Safe travels in Europe
The population of Europe in 2015 was about 742 million, approximately 11% of the entire world population. This makes it the fourth largest continent in terms of population. In terms of area, Europe is the second smallest continent (after Australia, or Oceania to be precise). It covers a total area of 10,400,000 km².
Europe has several types of climate. These are influenced by surrounding seas, the Apls and influences from the Arctic.
Western Europe has several types of climate: the south is subtropical and a small desert area. The south is usually warm and dry. Central Western Europe has a temperate climate, a sea climate. Northern Norway has an Arctic climate.
The weather in Northern Europe can be influenced by arctic air or the supply of warm (summer) or cold (winter) air from the former Soviet Union. In Scandinavia, high-pressure areas can occur that hardly move.
Southern Europe has, thanks to being close to the equator and influenced by the warm Mediterranean Sea, dry, warm summers and mild, wet winters. In some places, even in the coldest months, the weather can be like springtime for weeks.
Eastern Europe is the most erratic in terms of climate. The Balkan can be extremely cold in winter, very hot in summer and this region is often affected by flooding due to heavy rainfall, sometimes in combination with meltwater from the mountains.
Area: 10,400,000 km²
Population: 742 million
Tropical diseases in Europe
Dangerous animals in Europe
When you think of dangerous animals, you are probably thinking of predators in Africa, venomous snakes in the Middle East and deadly sea creatures in distant oceans. All these dangerous animals are far away, however, in Europe a few dangerous creatures can be found. The information below will help you with what to look out for and how to be prepared when travelling.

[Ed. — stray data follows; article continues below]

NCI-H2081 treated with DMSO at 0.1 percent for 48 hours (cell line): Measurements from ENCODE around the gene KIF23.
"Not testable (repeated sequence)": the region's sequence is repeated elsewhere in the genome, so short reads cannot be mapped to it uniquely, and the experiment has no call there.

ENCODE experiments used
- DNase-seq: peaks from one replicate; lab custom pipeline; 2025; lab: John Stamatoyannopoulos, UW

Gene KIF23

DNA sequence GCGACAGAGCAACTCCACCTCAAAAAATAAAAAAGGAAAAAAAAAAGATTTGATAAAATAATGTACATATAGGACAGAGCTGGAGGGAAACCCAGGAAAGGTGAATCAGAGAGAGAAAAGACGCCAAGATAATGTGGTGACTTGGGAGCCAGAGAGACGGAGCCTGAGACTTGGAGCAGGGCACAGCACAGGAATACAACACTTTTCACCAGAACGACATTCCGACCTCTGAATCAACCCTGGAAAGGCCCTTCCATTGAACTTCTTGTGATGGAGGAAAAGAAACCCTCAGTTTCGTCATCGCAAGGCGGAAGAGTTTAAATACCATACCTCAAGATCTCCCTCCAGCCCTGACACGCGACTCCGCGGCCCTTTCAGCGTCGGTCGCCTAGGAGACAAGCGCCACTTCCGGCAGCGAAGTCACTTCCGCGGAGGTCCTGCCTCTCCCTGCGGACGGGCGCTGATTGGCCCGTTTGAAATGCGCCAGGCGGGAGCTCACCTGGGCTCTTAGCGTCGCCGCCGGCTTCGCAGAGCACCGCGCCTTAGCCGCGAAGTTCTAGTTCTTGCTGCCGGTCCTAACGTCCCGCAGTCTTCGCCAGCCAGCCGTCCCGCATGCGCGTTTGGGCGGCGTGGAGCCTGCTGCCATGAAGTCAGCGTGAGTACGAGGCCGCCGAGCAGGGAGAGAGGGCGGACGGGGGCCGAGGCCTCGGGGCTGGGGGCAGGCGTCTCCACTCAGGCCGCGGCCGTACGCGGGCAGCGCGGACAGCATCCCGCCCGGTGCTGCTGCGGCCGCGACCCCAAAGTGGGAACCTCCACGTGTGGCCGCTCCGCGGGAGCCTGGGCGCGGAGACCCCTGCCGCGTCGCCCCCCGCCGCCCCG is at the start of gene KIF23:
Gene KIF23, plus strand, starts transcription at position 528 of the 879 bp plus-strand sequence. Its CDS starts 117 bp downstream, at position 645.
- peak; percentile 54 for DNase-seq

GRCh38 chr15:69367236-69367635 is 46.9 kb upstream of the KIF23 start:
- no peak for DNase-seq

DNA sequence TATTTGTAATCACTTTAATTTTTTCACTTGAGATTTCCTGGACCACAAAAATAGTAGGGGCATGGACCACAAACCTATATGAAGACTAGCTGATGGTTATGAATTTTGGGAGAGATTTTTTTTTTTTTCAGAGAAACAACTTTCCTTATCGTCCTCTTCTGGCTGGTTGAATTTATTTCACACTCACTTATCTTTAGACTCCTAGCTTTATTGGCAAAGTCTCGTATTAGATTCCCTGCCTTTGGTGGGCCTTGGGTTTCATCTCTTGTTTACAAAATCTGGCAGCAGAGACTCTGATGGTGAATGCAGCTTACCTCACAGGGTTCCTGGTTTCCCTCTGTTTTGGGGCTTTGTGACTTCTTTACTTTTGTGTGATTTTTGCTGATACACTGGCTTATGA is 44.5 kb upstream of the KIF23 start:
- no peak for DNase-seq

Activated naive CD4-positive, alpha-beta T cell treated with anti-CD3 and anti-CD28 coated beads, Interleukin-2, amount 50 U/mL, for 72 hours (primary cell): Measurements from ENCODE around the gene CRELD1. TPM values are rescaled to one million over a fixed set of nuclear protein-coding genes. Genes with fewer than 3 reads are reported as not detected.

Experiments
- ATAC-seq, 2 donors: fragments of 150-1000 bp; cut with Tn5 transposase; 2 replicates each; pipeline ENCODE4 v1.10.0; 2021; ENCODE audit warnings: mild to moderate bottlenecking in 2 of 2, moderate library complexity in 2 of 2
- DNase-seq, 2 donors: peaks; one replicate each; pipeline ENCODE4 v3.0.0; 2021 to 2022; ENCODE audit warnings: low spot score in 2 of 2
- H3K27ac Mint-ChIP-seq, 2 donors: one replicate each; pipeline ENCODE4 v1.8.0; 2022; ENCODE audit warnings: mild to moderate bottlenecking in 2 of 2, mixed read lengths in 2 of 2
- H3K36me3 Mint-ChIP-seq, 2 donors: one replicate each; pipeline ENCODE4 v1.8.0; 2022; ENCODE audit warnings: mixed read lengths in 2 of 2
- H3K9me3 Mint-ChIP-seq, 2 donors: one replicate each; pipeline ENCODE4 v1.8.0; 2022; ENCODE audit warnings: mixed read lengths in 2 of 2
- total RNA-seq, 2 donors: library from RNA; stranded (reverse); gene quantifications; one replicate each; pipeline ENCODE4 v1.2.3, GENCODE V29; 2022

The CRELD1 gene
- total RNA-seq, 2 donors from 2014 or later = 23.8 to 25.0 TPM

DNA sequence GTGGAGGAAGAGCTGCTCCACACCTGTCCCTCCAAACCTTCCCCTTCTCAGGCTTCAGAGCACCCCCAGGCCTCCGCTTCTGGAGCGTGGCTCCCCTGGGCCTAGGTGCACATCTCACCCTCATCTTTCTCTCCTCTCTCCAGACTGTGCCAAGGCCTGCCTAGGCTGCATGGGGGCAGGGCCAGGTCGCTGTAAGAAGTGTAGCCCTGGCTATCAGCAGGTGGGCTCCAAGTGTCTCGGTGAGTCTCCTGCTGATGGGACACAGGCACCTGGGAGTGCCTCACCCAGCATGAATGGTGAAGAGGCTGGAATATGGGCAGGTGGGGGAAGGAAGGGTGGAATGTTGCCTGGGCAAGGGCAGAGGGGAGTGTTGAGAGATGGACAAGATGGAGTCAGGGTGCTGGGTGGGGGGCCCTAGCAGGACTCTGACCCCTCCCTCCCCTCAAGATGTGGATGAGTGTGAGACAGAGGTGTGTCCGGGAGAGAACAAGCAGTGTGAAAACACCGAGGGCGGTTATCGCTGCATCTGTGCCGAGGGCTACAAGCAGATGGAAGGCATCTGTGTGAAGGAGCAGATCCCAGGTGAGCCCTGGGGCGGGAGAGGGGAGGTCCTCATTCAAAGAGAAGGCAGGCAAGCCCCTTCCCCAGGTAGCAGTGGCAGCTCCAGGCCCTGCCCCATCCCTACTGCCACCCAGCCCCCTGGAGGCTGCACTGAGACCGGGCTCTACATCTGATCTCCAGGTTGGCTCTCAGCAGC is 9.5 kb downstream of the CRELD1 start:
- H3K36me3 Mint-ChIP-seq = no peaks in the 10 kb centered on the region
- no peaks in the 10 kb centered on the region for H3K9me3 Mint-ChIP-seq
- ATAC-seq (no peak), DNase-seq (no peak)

Ticks live in forests, dunes, heathland, sheltered meadows, parks and gardens. Particularly in tall grass and dead leaves. Ticks attach themselves to passing animals and humans. Ticks become active when the temperature rises above 7 degrees Celsius. People are bitten between March and October.
Ticks can transmit diseases, including Lyme disease. Prevent a bite with Anti-Insect and make sure to bring an (impregnated) travel mosquito net if you’re staying in a forested area. Insect repellent socks are also recommended when hiking; ticks come from below.
Have you been bitten? It is important to remove the tick as quickly as possible, within 8 hours, with a tick remover. Do not sedate the tick with alcohol, nor heat it with a cigarette. The tick will release its saliva in response and transmit bacteria that can cause diseases. You can disinfect the bite with alcohol. If you have removed the tick within 8 hours, the risk of infection will be minimal.
Sheep tick (Ixodes ricinus)
The European black widow, the most venomous spider in Europe, fortunately, does not occur in the Netherlands, but mainly in Mediterranean countries. A small bite from the European black widow is enough to cause extreme pain and a chance of nausea, convulsions and arrhythmia. Watch out for this spider in areas around the Mediterranean Sea.
European black widow (Latrodectus tredecimguttatus)
The most dangerous species of snake, the Aspis viper, lives mainly in southwestern Europe. Approximately 4% of the people who are bitten by them do not survive; many survivors get permanent damage to their eyes and liver from the poison of the Aspis viper.
This snake is found in France, Germany, Spain, Portugal, Italy and Switzerland. The habitat consists of steep ridges, humid mountain areas and forest edges with many open spaces. Preferably with fallen tree trunks or stones under which the snake can hide.
Aspis viper (Vipera aspis)
What to pack
Good to know
Most countries in Europe do not require vaccination, although for some countries it is recommended. Countries such as Malta, Belarus and Bosnia are a few examples.
You do not need a visa to travel to European countries.
Tap water is safe to drink in European countries.
Europe has 51 countries. The most commonly spoken language is German. German is spoken by 16% of the population. In second place are English and French combined, spoken by 13% of the population.